11.6 Important Trends And Anomalous Behaviour Of Carbon

Like first member of other groups, carbon also differs from rest of the members of its group. It is due to its smaller size, higher electronegativity, higher ionisation enthalpy and unavailability of d orbitals.

In carbon, only s and p orbitals are available for bonding and, therefore, it can accommodate only four pairs of electrons around it.

This would limit the maximum covalence to four whereas other members can expand their covalence due to the presence of d orbitals.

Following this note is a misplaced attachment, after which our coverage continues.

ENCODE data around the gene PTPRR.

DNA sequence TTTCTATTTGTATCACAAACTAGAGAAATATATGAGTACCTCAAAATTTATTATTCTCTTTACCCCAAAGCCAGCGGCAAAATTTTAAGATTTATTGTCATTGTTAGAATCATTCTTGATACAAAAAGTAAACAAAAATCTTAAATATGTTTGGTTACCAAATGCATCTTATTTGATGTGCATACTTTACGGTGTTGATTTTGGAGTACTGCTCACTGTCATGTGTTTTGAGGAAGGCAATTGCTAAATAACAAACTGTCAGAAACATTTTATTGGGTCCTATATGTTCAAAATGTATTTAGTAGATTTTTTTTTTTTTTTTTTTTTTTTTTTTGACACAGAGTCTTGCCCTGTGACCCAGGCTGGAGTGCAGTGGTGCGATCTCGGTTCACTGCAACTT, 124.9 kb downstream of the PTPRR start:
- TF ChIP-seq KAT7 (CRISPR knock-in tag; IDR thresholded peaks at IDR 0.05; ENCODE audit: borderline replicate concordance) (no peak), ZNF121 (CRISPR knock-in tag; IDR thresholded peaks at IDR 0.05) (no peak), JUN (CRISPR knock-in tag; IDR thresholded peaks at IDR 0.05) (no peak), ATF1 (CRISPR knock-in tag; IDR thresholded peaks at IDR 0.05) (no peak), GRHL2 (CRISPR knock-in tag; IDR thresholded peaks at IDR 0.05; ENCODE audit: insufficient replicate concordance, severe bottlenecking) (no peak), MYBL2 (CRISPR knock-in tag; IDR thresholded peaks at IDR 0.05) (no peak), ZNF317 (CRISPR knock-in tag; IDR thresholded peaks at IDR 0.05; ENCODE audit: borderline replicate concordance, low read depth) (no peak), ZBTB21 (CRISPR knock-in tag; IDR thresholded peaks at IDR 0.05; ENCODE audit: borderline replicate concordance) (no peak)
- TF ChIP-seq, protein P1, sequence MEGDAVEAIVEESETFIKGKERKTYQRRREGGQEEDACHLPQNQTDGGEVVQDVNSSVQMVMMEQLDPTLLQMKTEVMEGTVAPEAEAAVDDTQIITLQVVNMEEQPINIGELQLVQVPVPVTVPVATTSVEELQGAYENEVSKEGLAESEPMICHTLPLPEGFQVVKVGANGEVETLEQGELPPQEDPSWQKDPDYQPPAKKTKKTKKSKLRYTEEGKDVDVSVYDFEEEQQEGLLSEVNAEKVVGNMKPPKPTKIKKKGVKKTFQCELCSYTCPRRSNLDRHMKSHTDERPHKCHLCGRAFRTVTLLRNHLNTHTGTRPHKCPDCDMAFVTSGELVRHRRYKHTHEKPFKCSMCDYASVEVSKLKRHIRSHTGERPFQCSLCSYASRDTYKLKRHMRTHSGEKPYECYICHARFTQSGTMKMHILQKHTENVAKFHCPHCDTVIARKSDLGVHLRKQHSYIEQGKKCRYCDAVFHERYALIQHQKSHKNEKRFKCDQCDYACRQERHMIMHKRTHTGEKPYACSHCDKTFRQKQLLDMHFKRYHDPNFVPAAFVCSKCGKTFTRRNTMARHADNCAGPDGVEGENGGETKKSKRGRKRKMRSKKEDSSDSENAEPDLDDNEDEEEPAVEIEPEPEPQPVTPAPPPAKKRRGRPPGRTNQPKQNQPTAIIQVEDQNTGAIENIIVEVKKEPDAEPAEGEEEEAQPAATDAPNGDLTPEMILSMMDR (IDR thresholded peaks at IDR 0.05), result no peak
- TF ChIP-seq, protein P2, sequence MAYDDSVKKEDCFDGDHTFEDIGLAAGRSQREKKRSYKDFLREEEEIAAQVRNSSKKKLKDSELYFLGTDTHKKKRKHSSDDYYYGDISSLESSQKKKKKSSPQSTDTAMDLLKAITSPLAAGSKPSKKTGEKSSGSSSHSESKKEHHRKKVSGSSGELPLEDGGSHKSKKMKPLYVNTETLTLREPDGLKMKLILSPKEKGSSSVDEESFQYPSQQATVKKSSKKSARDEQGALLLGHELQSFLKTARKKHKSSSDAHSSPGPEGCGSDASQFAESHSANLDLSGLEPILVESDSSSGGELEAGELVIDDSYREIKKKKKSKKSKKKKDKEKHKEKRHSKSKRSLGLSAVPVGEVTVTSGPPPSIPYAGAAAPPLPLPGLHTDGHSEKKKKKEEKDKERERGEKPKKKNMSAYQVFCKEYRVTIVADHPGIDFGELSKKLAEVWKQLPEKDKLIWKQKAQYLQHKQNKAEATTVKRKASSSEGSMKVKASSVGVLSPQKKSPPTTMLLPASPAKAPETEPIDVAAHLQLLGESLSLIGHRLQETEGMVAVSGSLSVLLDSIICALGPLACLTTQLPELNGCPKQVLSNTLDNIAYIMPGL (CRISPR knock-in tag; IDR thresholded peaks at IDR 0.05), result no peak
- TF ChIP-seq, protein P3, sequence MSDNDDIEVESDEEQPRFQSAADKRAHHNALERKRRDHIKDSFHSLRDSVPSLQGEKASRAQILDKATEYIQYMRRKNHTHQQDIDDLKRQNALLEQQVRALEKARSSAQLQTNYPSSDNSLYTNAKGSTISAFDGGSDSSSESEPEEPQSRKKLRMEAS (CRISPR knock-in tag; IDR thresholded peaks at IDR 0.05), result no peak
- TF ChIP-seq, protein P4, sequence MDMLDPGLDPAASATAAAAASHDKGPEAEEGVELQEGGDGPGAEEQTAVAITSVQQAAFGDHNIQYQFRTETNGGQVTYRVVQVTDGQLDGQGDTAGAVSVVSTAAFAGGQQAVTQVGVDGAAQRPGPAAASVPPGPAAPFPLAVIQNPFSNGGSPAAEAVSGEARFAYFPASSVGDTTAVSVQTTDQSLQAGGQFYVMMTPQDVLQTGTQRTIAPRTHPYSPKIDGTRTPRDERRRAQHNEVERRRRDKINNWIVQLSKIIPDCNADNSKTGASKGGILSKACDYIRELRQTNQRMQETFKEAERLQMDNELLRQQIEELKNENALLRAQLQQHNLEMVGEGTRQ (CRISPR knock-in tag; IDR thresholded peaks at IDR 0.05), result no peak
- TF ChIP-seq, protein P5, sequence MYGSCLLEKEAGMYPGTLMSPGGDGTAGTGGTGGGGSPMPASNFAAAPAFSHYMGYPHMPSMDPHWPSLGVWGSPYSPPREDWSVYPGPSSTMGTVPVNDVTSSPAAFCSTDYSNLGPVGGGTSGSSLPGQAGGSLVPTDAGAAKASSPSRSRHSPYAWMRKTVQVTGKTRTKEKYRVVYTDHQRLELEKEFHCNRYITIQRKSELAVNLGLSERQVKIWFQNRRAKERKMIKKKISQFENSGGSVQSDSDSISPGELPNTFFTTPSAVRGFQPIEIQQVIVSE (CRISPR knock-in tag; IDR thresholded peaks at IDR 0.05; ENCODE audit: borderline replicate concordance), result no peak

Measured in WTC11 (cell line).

Carbon also has unique ability to form p∏­– p∏­ multiple bonds with itself and with other atoms of small size and high electronegativity.

Few examples of multiple bonding are: C=C, C≡C, C = O, C = S, and C ≡ N. Heavier elements do not form p­– p­ bonds because their atomic orbitals are too large and diffuse to have effective overlapping.

Carbon atoms have the tendency to link with one another through covalent bonds to form chains and rings. This property is called catenation.

This is because C—C bonds are very strong. Down the group the size increases and electronegativity decreases, and, thereby, tendency to show catenation decreases.

This can be clearly seen from bond enthalpies values. The order of catenation is C > > Si > Ge Sn. Lead does not show catenation.

Due to property of catenation and p­∏– p∏­ bond formation, carbon is able to show allotropic forms.

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